You might not think that a guy who writes songs called "Yank Me, Crank Me" and "Wang Dang Sweet Poontang" would lead you to soul-searching, but when Ted Nugent called me a prick, that's exactly what happened.
Now, the Nuge wasn't ripping on people like me or on a group of people I belong to, mind you. He was calling me, Brian Bardwell, a prick. He went on to lobby for me to be spanked.
You see, New Times music editor Martin Cizmar had landed an interview with the Nuge, who happens to have a spread just down Prairie Chapel Road from George W. Bush's ranch. So Martin figured that he might as well break the ice with the story of the time I (may or may not have, allegedly) pissed on the president's lawn.
Ted Nugent is scheduled to perform on Wednesday, August 11, at Celebrity Theatre.
Again, I'm not saying that I actually did that.
But if I had, it was a hilarious stunt, involving my jumping out of a moving U-Haul truck, being chased by the neighbor's dog, risking an arrest at the hands of the U.S. Secret Service, and Martin's driving the truck through a neighbor's lawn.
All in all, it makes for a great story. Had I done it.
Sweaty Teddy had a different take: "That was almost as stupid as Ozzy pissing on the Alamo. What, do you hang out with a bunch of idiots? See, Ozzy didn't do it intentionally. He's so delirious he doesn't know when he's going to piss or where he's going to piss. I'm glad he knows how to piss. But your friend should be spanked for being such a prick. That kind of politics I just find that amazing. As rotten and as un-American as Obama is, I would have no desire to piss on anything of his. That sounds so like dope-inspired hippie activity."
I'm pretty sure that's the first time anyone has sincerely lumped me in with the hippies. It's also the first time I've been compared to Ozzy Osbourne. (For the record, he also threatened to "knee-cap" Cizmar.) But the stinger was when my politics were called into question.
Now, it's easy enough to dismiss anything Nugent says about politics. He tells Obama to suck on his machine gun and calls him "a piece of shit." He called Hillary Clinton a "worthless bitch." He's a conservationist who sells canned hunts. A draft dodger turned political hawk. It doesn't take much time looking at his weekly columns in the Waco paper to realize that this man, while very intelligent, suffers from an unfortunate combination of paranoia, delusions of grandeur, and batshit craziness. Either that or he's just constantly putting up a front to build his brand. I suspect it's the latter.
In fairness, there's also plenty to like about Uncle Ted. Gun rights do need to be protected, and he's got that covered. He's an outspoken conservationist. And even if his music isn't all that meaningful, rock 'n' roll doesn't need to be. I've seen him live — with Deep Purple and Lynyrd Skynyrd — and he's awesome. "Free For All"? Totally badass.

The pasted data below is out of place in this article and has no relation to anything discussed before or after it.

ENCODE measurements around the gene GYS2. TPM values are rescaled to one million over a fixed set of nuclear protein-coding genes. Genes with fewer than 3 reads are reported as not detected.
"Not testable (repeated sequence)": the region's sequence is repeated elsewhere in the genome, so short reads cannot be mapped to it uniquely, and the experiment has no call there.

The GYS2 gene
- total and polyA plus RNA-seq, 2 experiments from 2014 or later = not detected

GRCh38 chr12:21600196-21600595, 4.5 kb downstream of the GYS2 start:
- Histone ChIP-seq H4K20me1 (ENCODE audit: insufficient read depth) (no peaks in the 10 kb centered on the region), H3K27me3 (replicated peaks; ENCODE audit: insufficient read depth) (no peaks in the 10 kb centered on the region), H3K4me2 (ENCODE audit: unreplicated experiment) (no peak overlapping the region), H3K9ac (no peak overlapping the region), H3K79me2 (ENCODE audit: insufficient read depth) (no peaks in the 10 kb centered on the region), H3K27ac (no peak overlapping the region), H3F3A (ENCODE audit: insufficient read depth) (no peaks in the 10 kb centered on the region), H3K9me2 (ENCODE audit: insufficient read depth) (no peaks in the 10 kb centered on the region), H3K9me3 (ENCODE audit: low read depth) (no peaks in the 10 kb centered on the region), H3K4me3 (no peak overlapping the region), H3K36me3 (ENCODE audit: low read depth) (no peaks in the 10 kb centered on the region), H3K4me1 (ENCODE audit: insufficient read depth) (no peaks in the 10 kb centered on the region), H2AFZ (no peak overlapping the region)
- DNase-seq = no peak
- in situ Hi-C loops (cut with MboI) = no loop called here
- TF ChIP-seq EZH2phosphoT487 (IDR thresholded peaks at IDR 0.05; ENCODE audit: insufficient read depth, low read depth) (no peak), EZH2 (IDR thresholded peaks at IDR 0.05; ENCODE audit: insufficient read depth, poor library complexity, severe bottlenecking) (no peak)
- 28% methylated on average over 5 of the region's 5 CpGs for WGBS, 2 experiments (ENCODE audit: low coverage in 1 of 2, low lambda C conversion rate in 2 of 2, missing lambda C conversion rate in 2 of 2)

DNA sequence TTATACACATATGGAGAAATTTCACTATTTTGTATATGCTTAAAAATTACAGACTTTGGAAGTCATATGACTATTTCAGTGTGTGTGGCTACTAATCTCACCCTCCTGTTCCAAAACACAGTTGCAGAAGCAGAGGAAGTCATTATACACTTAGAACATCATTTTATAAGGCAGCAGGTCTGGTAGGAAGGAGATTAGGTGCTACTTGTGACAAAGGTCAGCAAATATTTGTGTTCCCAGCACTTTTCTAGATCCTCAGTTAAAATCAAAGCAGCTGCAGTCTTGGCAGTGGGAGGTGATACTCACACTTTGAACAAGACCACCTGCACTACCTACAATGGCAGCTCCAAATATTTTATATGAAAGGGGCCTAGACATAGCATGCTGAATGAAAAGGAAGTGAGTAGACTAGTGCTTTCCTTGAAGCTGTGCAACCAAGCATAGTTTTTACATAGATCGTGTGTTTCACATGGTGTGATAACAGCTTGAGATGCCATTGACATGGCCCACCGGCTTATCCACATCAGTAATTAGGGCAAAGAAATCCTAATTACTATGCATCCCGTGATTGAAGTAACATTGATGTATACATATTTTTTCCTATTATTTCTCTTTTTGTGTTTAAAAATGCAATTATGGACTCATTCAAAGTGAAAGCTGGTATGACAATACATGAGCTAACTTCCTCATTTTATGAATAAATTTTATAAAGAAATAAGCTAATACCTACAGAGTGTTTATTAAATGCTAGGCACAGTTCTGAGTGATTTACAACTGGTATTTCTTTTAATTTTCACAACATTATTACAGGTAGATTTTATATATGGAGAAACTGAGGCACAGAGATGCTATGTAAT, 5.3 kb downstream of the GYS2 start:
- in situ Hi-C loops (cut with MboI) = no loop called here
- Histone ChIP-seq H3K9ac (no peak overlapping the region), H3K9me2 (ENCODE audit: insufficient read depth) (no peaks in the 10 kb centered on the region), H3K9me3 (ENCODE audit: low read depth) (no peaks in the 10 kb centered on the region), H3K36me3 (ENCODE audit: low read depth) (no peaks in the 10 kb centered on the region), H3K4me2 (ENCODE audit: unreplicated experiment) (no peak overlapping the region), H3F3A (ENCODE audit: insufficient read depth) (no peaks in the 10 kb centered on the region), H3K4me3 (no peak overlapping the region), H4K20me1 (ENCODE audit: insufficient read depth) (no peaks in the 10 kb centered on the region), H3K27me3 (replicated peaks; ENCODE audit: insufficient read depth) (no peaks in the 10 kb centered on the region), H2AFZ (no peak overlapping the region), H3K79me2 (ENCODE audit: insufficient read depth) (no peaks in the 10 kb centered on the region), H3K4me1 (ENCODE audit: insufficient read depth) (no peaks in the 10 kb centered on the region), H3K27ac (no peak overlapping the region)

So let's bring it back to the point, which is "that kind of politics." Ted Nugent's politics are usually as ridiculous as they are reprehensible, so I laughed it off when I first heard he was calling me names. But when I got to read everything in context, it became clear that he was right.
"That kind of politics" is exactly what turns off people and what pushed me to really start paying attention to what was going on in our country.
As much as Ronald Reagan brought people into the Republican Party, George W. Bush drove people out — myself included. In 2000, I was a die-hard, anti-abortion-voting Republican, excited out of my mind to cast my first vote for Bush and Cheney. By 2004, my loyalties had changed, but Bush's petty brand of politics had already consumed me. When courts struck down anti-abortion laws that I actually supported back then, I found myself happy anyway, just because I knew the rulings would piss off the president.
It took an embarrassingly long time to realize this was not a healthy or productive way to conduct the nation's business. When I heard Barack Obama's Call to Renewal keynote in 2006, it made me realize what an asshole I was being, and how much better off the country would be if the people leading our conversations could treat issues seriously. That I want politicians to be fair-minded, honest, and gracious is extending an assumption of good faith to the people who disagree with them.
So even if he's being hypocritical, the Motor City Madman correctly observes that I've fallen short in my efforts to heed the call for a more civil political dialogue. For that I feel genuine remorse.
I won't say this often, but thanks for calling me out, Ted Nugent. You were right.
If I pissed on the president's lawn, I'm sorry.
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